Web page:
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Energy efficiency FR
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Energy efficiency (FR)

It is much more cost effective and less burden on the environment to use energy efficiently than to generate it. This reduces the demand on fossil fuel resources, which currently supply most of our energy needs, so enabling us to leave resources for future generations. Such actions form the basis of the sustainable use of energy.

[link to sustainable use of energy]

Our carbon footprint is a measure of how efficiently we meet our energy needs. It us generally accepted that each of us in Europe will have to reduce our footprint by 80% over the next 40 years to avoid irreversible changes in climate . In this section we consider the various options for saving energy and in the following section, options for switching from fossil fuel to renewable energy sources.

[link to carbon footprint]


For more than 100 years electricity has been used for lighting lamps. The incandescent lamp, developed commercially by Thomas Edison in the 19th century, generates light by heating a thin wire of a material with a high resistance like tungsten. Only about 10% of the energy used is converted to light while the remaining energy is given off in the form of heat.

More recently florescent lamps have been developed which produce light through excitation of a gas and so are much more efficient, typically 80 – 85%. They are in general use in shops, offices and schools as they can light up large areas due to their length, typically one or two metres.

In the past 20 years, compact florescent lamps (CFL) have been developed which have folded tubes generally either elongated or spiral (Figure 1). They can be used in the same fittings as incandescent lamps and therefore can be a like for like replacement.

Figure 1: Compact florescent lamps


Two other types of lamps have evolved –
the halogen lamp which is of the incandescent type but is brighter due to the presence of the halogen gas; the light emitting dioxide (LED) is a very efficient electronic device in which light is emitted by exciting a suitable semi-conductor material.

Brightness (luminosity)
The lumen (lm) is a measure of the brightness of the lamp. Since September 2010 all lamps sold in Europe are marked with their power consumption in watts and their brightness in lumens. A comparison between the various types is given in Table 1.

Table 1: Typical power ratings and lifetime of lamps giving a brightness of 1100 lumens

The life of non-incandescent lamps is much longer than incandescent lamps because they have electronic circuits called ballasts which are now the life limiting factor rather than the lamp itself. Some CFLs have separate ballasts and lamps and so the ballasts can be replaced until the lamp fails. Typical lifetimes for various types of lamps are listed in Table 1. Because of their much longer life, they should always be fitted where access is difficult.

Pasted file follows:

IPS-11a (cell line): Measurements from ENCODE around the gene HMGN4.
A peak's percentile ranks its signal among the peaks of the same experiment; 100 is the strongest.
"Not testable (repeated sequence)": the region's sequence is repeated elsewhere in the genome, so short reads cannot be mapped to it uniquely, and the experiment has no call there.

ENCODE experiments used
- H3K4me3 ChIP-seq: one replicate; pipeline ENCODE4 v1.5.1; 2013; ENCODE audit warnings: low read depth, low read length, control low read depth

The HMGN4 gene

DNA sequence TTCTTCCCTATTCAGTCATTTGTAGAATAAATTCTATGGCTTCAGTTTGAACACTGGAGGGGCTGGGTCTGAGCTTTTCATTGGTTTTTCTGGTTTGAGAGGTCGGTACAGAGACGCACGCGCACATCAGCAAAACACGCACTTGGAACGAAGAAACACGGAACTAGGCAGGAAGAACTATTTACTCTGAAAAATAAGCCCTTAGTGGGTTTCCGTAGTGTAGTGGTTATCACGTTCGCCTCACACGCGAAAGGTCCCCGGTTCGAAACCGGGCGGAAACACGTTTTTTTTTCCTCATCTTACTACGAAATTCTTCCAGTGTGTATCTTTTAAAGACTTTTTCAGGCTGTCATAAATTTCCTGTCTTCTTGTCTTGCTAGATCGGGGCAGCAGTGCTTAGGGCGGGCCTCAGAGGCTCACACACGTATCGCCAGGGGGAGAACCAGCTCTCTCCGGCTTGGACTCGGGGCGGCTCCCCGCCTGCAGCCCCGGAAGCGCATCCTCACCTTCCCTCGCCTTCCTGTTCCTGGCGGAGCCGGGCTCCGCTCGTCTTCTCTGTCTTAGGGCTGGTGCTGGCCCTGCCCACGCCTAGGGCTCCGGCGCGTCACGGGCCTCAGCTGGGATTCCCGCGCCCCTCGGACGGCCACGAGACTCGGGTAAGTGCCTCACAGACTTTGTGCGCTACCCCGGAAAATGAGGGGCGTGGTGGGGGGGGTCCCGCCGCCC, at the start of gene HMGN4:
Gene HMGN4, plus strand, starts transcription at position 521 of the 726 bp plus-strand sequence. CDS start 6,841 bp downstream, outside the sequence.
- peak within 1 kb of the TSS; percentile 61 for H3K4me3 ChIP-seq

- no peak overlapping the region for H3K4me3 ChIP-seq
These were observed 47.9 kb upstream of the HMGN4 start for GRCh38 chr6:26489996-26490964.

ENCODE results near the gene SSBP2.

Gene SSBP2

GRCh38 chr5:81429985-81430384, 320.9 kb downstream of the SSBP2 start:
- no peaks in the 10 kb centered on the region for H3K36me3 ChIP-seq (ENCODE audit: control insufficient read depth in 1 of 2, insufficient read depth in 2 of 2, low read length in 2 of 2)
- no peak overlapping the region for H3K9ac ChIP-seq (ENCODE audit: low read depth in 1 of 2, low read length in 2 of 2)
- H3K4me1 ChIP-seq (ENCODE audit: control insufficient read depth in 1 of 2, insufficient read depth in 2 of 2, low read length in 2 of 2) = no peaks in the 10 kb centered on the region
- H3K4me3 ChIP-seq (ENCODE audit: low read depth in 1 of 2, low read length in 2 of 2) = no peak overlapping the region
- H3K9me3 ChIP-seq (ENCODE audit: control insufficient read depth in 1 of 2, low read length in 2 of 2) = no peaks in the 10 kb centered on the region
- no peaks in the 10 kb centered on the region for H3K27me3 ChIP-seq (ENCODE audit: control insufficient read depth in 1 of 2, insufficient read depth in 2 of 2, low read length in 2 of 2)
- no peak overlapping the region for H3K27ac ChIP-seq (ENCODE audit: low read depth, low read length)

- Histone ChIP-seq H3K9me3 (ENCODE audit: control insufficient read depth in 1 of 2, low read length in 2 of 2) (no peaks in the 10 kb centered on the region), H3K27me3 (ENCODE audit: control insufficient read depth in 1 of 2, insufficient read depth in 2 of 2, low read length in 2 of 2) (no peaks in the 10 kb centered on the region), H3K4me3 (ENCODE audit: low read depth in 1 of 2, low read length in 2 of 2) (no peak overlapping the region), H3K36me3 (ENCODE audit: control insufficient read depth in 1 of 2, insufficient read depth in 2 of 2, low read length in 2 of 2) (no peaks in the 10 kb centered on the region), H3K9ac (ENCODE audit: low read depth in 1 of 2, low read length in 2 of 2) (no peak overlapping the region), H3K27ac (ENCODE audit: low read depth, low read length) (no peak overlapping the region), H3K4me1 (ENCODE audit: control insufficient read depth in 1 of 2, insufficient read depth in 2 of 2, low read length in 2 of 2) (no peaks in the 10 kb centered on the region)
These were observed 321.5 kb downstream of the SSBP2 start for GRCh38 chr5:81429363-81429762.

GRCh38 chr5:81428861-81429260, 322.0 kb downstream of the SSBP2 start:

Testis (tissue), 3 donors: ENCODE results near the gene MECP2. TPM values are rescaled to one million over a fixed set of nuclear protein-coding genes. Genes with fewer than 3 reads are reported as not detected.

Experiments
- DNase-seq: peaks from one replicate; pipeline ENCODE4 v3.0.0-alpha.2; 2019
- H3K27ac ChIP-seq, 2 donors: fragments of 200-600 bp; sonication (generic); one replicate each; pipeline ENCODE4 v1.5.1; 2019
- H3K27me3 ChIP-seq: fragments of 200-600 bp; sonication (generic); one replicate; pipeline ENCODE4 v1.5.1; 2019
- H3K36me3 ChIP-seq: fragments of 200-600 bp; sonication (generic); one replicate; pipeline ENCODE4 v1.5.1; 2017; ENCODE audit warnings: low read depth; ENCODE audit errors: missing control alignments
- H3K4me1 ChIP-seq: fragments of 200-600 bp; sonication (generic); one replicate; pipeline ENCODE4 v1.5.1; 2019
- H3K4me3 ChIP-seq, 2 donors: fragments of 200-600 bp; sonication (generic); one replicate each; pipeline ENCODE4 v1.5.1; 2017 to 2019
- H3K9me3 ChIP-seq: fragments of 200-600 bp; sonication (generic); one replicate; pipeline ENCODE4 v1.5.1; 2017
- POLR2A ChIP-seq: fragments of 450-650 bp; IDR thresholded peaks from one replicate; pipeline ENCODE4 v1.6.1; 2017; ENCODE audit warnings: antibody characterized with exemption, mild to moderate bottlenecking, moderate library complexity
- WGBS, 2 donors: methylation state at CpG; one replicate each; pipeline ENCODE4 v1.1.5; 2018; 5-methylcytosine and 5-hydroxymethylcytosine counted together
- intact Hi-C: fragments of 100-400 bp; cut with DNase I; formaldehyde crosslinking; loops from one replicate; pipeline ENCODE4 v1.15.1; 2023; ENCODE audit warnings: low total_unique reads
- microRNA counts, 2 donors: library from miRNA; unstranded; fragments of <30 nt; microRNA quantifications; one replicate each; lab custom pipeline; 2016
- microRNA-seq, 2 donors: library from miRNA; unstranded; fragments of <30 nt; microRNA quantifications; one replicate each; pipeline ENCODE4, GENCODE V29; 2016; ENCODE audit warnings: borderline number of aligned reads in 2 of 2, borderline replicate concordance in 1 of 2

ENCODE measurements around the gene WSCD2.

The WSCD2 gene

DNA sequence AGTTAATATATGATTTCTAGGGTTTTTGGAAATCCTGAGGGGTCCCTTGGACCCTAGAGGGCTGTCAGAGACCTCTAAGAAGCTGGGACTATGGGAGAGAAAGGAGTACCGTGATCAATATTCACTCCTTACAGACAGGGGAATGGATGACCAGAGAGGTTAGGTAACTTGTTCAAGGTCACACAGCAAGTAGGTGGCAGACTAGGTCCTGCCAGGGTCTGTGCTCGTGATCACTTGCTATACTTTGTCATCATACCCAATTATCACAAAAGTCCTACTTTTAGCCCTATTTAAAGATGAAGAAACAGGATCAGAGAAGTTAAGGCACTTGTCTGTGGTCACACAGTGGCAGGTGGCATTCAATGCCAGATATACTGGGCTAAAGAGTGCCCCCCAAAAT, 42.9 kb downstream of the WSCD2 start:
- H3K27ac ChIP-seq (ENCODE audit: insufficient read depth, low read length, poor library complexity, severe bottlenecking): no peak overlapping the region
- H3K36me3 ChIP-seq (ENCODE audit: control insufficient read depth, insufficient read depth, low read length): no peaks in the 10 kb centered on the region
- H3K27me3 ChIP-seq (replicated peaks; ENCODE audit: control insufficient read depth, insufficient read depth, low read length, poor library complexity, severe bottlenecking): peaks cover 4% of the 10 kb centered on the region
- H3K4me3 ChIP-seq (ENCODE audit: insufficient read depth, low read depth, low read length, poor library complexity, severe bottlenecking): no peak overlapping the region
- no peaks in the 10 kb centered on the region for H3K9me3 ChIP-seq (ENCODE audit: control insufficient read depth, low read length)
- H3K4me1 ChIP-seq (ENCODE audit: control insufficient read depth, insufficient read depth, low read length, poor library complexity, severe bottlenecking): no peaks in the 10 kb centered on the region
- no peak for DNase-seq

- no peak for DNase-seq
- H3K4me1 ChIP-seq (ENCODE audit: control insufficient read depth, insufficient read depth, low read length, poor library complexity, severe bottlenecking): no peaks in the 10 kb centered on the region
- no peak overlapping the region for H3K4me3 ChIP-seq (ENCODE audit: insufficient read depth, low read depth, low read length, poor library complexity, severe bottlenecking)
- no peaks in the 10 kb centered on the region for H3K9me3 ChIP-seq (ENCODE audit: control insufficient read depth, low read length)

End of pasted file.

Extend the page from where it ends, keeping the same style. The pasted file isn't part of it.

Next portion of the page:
EU energy label
The EU energy label (Figure 2) has a comparative efficiency classification with a rating from A (the most efficient) to G (the least efficient). These classes are listed in Table 1 for the principal types of lamps. In addition the label also contains information about the brightness of the lamp, the power it consumes and the characteristic life time.

Observe that the low energy lamps not only use less energy but also have a much longer life time.

In order to reduce the price of low energy lamps, manufacturers have tended to set the price according to the life of the lamp. Hence a Compact fluorescent lamp with 6000 hours will generally cost less than a lamp with 15,000 hours life.

Figure 2: EU energy label for lamps

Phasing out of incandescent lamps
Agreement has been reached at EU level to phase out the use of incandescent lamps over a period of three years. The phase-out dates are listed in Table 2.

Table 2: Phase out dates for incandescent lamps

Saving money and the environment
Low energy lamps, i.e. lamps with high efficiency, can save substantial amounts of electricity, money and the environment. A typical dwelling might have 8-15 lamps with average brightness 400 -1,200 lumens, a power rating of 40 – 100 watts and 800 hours usage a year. Taking the mid point of these values, annual energy consumption with incandescent lamps would be
12 x 800 x 75 = 720 kWh
With a unit price of 15 €cents/kWh, the annual cost would be 720 x 0.15 = 108€

With low energy lamps like CFLs, the annual savings per house could be 80% and the annual electricity saving 86€.

Aggregated nationally the annual electricity savings would amount to
0.576 x 20 X 106 = 11.52 TWh/year
equivalent to the output of at least four 1 GW(e) power stations.

With an EU average of 0.5 kg CO2/kWh, the annual carbon savings would be 288 kg CO<sub>2</sub>/household/year. For the UK, France, Italy and Spain which have a similar number of households (ca 20 million), this would result in CO<sub>2</sub> savings of 5.76 M tonnes per country.

More text to follow with links to various sections of the KITH website [heat loss]      [space heating]
[refrigeration]               [space cooling]
[washing and drying]     [water heating]
[cooking]                     [electronic devices]



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